Modern day human has evolved over millions of years in spite of considerable obstacles. The fact that we exist today means they were able to escape the threat of death. Prior to reliable home construction, humans were exposed to the elements and dangerous animals of all kinds. Now-extinct creatures like wooly mammoths, saber-toothed cats, and giant bears posed a substantial threat to the ancient humans. Early seafaring explorers took on dangerous sharks and whales in the oceans. With the expansion of agriculture and civilization came infectious diseases spread by animals nearly wiping out the entire world population on several occasions. Today, animals still present a hazard to humans, and this article looks at which of them kill the biggest number of humans.
Animals that Kill the Greatest Number of Humans
Surprisingly, the most dangerous animal to humans is not a large, sharp-toothed predator but rather a tiny, buzzing insect. Mosquitoes are responsible for around 1,000,000 deaths per year. Most people consider them nothing more than a summer evening nuisance, but they are the deadliest animal on earth. Mosquito-borne illnesses such as malaria, dengue, West Nile disease, yellow fever, and Zika disease cause widespread suffering and death.
Approximately 475,000 people die every year at the hand of fellow man. In a world filled with conflict, war, murders, and acts of terrorism, this is unfortunately not that surprising. Deaths among humans are intentional and pre-calculated making them beyond tragic.
Perhaps one of the least appreciated animals on earth is also the third most dangerous. Snakes kill at least 50,000 people annually. Fatal bites by venomous snakes often go unreported which could mean that the figure of 50,000 could be even higher. Public health officials often overlook this potential threat.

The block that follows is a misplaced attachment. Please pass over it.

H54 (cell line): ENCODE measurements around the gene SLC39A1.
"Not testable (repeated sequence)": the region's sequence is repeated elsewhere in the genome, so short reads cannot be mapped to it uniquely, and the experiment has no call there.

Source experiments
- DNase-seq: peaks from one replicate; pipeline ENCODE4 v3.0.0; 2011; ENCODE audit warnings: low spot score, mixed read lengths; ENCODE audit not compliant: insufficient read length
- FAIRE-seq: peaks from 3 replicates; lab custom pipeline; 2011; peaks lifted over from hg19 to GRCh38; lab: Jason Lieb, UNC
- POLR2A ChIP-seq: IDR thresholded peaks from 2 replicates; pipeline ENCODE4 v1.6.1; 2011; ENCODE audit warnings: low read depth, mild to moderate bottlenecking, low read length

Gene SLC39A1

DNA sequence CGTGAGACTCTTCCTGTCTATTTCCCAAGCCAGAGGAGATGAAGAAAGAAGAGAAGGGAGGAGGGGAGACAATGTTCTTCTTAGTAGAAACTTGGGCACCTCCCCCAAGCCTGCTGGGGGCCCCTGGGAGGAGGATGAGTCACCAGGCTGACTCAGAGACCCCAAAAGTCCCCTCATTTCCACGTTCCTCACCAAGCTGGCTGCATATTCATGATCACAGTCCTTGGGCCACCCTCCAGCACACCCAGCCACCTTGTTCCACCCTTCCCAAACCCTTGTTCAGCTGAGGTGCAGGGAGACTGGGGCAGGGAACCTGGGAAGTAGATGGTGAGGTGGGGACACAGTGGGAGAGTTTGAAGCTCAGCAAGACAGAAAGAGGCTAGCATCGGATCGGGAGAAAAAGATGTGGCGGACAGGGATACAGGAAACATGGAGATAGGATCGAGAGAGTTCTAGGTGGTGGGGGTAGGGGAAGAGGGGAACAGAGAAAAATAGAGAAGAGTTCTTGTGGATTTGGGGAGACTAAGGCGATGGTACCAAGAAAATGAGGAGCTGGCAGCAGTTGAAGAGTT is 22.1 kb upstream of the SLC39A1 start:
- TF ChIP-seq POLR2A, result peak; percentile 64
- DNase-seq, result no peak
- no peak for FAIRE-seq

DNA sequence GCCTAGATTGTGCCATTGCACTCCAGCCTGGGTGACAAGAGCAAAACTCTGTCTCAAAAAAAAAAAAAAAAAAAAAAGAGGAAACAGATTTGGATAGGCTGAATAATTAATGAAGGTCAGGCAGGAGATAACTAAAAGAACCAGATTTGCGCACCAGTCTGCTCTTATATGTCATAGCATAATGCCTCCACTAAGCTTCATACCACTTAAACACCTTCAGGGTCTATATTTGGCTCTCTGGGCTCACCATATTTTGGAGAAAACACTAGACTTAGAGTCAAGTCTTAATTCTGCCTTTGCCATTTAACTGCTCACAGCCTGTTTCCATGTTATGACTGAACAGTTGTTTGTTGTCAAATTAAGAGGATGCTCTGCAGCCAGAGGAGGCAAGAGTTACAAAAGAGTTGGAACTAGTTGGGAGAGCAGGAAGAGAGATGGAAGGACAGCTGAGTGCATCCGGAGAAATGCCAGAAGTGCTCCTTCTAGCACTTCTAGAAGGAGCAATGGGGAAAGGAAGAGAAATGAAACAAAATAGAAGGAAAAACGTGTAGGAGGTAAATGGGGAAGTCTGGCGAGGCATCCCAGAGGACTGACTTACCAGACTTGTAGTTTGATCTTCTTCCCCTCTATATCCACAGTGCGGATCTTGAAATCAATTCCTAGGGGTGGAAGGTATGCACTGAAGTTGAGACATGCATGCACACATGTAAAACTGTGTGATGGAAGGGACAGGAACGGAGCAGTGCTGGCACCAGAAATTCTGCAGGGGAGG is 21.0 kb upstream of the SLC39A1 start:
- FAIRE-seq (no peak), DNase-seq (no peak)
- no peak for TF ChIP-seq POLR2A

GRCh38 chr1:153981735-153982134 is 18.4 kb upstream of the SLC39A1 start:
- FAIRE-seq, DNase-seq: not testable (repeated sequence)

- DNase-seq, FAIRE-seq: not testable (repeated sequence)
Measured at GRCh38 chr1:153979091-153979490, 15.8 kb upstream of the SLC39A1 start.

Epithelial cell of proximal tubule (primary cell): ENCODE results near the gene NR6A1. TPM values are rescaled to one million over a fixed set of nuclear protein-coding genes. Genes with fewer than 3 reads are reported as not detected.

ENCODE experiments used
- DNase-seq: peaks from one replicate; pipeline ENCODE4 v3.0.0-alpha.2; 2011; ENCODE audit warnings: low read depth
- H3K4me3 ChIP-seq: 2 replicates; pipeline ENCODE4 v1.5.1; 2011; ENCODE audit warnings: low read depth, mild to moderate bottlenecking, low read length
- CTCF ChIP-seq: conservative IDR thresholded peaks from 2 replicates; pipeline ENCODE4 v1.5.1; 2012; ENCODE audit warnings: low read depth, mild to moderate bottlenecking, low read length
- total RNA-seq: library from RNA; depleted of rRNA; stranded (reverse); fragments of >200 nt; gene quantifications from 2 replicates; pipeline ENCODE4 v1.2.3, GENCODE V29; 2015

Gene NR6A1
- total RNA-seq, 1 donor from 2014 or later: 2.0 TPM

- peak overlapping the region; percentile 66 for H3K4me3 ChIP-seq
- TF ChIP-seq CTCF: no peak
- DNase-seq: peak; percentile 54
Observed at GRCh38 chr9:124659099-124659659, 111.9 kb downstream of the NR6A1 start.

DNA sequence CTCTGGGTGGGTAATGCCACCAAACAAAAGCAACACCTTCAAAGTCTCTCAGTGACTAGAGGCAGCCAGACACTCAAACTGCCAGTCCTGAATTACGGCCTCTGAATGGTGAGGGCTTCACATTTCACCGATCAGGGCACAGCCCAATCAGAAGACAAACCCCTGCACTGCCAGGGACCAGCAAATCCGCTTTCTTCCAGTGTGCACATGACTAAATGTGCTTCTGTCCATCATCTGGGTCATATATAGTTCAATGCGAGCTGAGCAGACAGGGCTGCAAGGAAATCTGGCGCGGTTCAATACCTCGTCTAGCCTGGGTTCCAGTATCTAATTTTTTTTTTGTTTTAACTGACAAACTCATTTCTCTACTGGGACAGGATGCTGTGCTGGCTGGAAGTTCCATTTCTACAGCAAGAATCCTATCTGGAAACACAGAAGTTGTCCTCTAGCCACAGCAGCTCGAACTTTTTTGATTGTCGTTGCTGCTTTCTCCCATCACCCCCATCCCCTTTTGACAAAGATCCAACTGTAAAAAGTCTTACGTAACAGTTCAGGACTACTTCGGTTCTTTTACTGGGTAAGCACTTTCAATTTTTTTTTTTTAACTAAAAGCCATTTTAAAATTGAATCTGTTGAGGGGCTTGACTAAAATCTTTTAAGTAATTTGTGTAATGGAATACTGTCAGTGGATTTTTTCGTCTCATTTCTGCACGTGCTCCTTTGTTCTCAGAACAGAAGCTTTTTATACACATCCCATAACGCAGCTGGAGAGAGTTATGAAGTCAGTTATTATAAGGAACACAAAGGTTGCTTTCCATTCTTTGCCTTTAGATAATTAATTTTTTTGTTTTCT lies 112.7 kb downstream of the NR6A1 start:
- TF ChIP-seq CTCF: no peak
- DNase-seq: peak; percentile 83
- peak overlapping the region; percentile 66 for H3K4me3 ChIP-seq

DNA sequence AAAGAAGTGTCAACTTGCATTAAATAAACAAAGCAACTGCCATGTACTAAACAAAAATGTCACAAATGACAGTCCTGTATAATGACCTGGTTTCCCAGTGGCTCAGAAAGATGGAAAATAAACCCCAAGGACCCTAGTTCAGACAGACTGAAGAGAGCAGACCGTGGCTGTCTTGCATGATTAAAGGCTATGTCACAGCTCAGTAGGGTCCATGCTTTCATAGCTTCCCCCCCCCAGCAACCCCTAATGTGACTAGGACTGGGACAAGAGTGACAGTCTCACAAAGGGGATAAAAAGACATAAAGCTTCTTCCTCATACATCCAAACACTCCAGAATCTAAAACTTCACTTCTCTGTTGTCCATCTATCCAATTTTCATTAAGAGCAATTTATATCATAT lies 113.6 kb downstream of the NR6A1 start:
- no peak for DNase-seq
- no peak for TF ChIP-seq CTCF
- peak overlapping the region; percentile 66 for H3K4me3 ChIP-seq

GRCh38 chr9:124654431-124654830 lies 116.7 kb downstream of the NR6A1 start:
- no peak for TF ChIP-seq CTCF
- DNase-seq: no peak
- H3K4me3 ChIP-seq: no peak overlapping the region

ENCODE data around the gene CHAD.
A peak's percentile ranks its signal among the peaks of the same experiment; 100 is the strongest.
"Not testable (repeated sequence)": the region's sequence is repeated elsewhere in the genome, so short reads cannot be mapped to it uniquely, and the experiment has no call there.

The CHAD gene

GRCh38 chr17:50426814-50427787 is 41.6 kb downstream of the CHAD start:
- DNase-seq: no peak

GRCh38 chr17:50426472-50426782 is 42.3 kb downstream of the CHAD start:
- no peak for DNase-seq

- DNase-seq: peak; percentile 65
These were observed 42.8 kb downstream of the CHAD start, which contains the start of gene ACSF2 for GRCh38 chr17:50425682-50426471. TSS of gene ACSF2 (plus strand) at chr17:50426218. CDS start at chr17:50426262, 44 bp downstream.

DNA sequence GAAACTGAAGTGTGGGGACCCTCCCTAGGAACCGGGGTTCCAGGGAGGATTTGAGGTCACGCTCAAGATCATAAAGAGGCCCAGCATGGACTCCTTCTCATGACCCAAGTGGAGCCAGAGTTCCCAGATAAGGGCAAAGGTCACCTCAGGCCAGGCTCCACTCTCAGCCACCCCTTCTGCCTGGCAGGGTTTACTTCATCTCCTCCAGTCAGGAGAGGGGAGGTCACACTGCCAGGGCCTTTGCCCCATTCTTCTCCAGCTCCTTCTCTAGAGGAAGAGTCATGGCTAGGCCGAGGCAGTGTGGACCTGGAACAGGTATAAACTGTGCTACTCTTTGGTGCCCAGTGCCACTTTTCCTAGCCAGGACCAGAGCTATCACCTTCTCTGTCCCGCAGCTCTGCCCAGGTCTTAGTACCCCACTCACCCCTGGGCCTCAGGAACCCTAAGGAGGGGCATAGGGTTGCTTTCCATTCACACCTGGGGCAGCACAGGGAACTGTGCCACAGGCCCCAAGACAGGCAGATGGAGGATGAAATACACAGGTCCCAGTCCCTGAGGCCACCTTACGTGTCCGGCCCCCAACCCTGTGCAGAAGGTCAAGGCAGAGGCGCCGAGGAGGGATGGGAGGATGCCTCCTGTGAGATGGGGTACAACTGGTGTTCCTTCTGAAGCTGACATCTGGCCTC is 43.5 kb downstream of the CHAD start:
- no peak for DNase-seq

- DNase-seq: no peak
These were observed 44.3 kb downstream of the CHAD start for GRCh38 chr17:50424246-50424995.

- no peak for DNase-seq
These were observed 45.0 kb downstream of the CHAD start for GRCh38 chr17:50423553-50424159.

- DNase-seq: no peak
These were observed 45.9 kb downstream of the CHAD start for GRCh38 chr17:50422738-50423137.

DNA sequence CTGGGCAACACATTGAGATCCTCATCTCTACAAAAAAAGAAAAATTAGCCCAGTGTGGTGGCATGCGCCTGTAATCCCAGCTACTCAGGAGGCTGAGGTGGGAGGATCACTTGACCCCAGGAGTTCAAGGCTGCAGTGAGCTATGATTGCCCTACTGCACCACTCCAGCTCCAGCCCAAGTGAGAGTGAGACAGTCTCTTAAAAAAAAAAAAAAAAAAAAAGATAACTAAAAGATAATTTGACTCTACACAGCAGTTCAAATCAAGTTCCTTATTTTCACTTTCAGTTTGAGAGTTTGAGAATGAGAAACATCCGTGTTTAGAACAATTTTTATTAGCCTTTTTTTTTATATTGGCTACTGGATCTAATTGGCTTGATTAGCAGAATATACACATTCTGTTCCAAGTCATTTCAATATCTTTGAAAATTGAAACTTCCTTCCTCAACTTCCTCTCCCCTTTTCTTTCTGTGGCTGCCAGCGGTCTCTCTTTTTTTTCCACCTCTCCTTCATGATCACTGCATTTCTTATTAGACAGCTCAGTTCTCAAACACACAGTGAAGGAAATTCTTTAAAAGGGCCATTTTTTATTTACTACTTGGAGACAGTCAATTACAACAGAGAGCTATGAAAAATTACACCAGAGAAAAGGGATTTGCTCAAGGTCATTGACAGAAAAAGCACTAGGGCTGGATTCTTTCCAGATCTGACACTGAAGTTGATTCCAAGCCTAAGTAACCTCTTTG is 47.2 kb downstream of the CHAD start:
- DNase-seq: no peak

Man’s best friend? Not always. Dogs kill 25,000 people yearly. These deaths are not because of vicious maulings by household pets, however. Feral and stray dogs infected with rabies attack people and spread the disease.
Tsese Flies, Assassin Bugs, Freshwater Snails
After dogs, the next three animals are small and relatively unassuming perhaps making them more dangerous. Tsetse flies throughout Africa are carriers of the parasite that causes the sleeping sickness disease and responsible for 10,000 reported deaths each year. This disease affects sub-Saharan Africa particularly in very rural and undeveloped areas where people rely on livestock which can also become infected. The danger of this disease is that it can often go undetected until it is too late. Assassin bugs, also known as Kissing bugs, are attracted to lights in homes where they find their prey, humans. These bugs bite people spreading the parasite that causes Chagas disease. Chagas disease leads to major organ failure and kills 10,000 people every year. Another 10,000 lives are lost to freshwater snails which carry another type of parasite. Infected snails can pass along schistosomiasis to humans which cause flu-like symptoms, blood-vomits, and leg paralysis. All of these parasites have increasingly spread to wider areas due to the rise in global climate change and increasing populations that lead to unsanitary living conditions.
Roundworms And Tapeworms
Roundworms and tapeworms cause 2,500 deaths each and crocodiles kill 1,000 people annually. The biggest animals on the list kill the fewest number of people.
The Giants Of The Animal World and The Carnivores
The crocodile is responsible for 1,000 deaths, hippopotamus for 500 deaths, the elephant and the lion 100 each. Wolves and sharks, often villainized on TV and in movies, only cause ten deaths each every year.
Increases in Deaths Caused by Humans
As the world continues toward destruction, humans will become responsible for more and more deaths. Uncontrolled greenhouse gas emissions promote unprecedented global climate change which, in turn, increase the breeding areas of parasite and virus-carrying insects. Neverending wars rage on throughout the world, fought by increasingly deadly weapons and our inability to find common ground results in growing numbers of deadly terrorist attacks. Human deaths caused by other humans, whether directly or indirectly, will only continue to escalate.